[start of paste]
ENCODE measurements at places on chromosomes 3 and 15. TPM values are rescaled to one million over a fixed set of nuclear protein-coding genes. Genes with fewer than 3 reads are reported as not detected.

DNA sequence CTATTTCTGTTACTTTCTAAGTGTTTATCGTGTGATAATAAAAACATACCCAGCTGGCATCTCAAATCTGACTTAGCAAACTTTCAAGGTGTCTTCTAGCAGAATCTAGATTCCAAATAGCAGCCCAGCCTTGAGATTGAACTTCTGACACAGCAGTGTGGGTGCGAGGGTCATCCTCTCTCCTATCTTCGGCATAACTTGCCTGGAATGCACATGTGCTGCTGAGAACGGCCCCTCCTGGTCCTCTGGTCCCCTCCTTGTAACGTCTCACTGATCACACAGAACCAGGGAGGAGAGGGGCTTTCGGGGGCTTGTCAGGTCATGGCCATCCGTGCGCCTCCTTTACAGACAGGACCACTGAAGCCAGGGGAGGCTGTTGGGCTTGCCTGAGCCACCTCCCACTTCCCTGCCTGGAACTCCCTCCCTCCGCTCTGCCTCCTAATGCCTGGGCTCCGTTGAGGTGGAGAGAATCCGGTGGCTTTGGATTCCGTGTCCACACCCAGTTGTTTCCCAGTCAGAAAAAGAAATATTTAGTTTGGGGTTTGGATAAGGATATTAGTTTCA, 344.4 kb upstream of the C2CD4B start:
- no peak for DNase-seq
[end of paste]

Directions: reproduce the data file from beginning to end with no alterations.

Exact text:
ENCODE measurements at places on chromosomes 3 and 15. TPM values are rescaled to one million over a fixed set of nuclear protein-coding genes. Genes with fewer than 3 reads are reported as not detected.

DNA sequence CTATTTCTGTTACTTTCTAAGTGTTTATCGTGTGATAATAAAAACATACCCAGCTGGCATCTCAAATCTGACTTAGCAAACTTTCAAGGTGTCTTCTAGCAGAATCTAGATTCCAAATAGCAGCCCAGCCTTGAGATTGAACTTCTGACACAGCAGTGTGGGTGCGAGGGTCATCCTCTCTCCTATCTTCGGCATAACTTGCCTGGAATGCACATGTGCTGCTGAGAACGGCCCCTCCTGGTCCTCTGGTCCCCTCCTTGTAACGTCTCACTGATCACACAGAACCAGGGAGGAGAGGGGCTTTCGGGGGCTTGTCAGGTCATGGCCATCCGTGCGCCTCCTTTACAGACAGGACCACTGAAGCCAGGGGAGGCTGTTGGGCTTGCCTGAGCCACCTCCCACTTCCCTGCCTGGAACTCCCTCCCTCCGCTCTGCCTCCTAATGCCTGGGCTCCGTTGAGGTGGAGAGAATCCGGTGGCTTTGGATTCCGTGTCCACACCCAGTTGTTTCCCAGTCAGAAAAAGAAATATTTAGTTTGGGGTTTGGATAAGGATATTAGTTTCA, 344.4 kb upstream of the C2CD4B start:
- no peak for DNase-seq